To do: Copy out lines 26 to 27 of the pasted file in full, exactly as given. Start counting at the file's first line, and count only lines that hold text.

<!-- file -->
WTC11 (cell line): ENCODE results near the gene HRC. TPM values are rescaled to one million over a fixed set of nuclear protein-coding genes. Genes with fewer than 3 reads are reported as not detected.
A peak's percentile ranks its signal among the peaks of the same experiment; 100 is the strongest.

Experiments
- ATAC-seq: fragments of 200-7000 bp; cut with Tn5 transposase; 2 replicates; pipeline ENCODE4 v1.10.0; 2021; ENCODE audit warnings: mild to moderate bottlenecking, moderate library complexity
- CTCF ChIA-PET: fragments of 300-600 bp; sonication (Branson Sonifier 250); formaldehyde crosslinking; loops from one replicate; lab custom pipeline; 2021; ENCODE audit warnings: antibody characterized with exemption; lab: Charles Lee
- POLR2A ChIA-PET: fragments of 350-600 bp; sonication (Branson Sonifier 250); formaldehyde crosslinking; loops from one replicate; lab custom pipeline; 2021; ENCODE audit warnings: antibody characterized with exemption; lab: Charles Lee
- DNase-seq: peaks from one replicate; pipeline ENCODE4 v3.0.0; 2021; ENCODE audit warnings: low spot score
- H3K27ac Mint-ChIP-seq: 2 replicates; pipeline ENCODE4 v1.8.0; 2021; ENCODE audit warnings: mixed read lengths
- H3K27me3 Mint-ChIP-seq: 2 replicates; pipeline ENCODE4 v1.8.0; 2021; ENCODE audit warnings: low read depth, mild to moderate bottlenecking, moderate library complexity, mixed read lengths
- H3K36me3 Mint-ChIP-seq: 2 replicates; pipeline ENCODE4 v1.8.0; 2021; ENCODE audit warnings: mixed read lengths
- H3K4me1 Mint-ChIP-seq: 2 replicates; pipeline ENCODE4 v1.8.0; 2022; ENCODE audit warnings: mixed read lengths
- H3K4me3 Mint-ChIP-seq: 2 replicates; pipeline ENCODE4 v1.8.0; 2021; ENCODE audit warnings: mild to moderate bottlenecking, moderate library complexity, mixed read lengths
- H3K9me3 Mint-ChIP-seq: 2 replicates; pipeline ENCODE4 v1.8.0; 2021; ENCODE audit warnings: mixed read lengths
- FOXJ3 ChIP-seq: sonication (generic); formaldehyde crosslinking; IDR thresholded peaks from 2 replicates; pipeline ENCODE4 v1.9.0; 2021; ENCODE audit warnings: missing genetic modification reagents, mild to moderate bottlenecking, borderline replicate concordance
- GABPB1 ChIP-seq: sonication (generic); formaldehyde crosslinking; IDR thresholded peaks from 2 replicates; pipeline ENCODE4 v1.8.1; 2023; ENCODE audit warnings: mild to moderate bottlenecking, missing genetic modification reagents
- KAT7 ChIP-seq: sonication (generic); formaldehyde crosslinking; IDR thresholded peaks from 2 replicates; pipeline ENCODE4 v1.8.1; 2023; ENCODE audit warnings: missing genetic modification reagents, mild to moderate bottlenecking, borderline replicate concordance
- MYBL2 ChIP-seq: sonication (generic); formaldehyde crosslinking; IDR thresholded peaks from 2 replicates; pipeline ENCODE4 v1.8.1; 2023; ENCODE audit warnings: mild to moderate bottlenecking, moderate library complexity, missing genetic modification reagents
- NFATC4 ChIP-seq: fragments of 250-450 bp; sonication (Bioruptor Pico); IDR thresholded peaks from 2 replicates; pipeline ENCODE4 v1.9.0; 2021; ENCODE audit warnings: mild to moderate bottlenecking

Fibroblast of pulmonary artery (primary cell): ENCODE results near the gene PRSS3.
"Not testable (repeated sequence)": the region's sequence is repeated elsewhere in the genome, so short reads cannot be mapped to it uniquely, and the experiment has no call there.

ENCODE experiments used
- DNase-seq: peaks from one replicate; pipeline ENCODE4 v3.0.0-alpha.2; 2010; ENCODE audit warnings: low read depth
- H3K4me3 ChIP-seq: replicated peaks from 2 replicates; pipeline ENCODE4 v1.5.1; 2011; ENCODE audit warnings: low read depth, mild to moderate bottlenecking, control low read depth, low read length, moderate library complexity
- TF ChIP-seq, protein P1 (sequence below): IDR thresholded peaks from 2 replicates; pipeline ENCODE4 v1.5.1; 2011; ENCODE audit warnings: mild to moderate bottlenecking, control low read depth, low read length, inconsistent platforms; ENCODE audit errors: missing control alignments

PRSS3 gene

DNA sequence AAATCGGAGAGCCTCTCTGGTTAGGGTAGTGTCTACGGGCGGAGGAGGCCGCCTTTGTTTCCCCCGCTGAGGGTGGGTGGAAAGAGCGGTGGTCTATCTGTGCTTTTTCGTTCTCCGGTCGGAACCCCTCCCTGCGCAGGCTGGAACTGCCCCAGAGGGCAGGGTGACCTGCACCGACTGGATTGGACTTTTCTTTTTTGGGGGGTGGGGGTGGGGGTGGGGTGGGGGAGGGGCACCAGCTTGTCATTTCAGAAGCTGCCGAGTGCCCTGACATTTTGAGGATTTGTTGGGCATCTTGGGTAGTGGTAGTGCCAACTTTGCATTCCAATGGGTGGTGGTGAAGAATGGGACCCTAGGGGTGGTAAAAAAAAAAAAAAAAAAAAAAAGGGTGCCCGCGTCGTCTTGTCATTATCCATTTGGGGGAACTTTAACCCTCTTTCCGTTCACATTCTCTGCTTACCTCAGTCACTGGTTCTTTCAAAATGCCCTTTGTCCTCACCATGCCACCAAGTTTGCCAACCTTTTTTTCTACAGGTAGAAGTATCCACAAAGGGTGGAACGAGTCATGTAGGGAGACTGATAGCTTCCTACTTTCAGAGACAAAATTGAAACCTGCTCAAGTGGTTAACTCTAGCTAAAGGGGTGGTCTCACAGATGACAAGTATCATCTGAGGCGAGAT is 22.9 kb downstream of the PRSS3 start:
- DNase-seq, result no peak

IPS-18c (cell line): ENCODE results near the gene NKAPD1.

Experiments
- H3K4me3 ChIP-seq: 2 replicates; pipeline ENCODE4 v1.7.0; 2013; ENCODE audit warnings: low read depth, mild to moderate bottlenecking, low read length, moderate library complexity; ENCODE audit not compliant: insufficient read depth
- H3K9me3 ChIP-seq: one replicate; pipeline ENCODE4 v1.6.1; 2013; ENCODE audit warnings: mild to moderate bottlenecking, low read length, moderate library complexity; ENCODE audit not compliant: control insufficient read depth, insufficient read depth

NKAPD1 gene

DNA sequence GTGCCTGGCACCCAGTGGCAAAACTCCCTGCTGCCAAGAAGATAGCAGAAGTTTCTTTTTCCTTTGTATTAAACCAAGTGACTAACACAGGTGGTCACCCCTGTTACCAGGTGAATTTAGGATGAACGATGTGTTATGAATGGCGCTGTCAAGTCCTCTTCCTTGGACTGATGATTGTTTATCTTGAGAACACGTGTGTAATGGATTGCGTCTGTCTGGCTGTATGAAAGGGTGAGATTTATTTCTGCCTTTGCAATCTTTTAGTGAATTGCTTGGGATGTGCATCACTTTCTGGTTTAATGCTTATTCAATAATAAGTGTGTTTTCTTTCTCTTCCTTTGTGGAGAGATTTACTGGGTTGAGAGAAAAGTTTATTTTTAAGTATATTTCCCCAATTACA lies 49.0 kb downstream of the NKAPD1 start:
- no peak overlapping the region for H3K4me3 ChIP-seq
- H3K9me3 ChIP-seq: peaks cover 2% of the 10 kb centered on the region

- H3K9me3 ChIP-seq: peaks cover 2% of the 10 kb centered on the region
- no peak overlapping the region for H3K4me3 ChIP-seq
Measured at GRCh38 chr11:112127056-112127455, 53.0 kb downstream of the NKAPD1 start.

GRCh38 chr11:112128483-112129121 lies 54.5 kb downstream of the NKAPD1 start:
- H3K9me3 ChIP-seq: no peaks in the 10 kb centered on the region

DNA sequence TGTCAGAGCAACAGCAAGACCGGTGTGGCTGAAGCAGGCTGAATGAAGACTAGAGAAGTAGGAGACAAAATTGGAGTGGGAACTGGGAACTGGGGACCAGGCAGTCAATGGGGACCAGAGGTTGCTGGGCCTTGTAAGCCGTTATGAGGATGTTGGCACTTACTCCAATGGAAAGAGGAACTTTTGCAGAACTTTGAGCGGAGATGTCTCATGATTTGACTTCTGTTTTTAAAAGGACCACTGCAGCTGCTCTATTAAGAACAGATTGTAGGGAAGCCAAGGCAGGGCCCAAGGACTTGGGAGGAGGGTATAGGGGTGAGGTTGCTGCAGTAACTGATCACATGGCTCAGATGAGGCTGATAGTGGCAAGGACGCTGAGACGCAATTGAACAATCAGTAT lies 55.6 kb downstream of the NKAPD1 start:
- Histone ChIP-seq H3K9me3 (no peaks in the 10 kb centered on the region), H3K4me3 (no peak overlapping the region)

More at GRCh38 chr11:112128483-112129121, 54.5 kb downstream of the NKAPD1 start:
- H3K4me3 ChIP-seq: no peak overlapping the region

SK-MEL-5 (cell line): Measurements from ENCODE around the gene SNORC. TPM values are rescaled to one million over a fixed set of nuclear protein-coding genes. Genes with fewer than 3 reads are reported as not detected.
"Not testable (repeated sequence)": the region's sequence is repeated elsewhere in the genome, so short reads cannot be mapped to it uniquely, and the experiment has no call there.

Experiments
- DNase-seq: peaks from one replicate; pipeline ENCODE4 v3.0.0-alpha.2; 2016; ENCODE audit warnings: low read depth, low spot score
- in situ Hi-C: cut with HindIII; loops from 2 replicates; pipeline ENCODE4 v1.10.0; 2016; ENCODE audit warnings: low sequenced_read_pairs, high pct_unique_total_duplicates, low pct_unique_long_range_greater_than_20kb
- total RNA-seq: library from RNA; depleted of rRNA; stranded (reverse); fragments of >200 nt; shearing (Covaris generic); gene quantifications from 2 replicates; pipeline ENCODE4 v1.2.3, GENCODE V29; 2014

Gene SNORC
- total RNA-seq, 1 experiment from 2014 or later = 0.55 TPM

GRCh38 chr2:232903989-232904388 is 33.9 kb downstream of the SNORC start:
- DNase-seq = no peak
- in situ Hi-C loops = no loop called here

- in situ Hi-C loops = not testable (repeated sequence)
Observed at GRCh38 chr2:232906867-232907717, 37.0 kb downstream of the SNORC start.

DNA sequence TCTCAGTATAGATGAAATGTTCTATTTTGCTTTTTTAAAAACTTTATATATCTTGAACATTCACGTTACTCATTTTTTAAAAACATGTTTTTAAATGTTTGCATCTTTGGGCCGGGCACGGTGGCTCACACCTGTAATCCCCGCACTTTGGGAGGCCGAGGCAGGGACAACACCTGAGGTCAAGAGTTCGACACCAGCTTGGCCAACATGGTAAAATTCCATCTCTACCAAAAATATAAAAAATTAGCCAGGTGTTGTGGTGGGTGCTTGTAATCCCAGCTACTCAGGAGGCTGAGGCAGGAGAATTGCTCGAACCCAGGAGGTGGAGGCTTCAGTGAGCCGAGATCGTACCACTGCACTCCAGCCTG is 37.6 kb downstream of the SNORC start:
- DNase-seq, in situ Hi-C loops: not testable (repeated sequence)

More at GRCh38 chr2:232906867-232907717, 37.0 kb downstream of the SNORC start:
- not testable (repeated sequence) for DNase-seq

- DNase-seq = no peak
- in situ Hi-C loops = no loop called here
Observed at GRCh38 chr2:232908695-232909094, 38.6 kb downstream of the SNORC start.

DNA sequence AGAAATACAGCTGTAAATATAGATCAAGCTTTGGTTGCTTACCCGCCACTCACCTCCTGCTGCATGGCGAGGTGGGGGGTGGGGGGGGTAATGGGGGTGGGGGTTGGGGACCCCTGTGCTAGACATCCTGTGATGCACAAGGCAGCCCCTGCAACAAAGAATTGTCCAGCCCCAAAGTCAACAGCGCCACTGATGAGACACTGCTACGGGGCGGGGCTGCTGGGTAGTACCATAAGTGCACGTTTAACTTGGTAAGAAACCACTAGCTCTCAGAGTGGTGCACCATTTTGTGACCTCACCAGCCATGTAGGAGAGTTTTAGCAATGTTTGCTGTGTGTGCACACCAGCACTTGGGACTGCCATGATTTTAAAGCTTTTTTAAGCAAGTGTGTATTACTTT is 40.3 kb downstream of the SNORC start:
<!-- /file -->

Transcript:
DNA sequence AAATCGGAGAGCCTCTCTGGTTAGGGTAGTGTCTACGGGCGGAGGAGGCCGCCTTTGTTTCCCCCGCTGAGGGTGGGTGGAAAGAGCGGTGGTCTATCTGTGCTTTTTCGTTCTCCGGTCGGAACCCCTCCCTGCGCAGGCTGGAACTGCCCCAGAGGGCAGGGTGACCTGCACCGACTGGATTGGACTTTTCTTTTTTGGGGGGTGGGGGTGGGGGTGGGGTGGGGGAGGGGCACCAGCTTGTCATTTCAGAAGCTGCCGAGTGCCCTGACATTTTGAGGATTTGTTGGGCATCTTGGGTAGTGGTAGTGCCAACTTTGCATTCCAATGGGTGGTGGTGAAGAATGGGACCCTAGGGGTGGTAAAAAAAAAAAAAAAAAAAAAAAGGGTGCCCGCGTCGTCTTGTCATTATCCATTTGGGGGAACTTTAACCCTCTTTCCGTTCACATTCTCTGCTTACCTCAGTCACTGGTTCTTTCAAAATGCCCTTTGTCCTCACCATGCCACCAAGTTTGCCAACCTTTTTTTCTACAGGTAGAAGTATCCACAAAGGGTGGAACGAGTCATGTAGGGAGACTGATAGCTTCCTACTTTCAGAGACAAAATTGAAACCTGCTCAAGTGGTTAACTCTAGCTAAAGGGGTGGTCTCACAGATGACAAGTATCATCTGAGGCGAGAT is 22.9 kb downstream of the PRSS3 start:
- DNase-seq, result no peak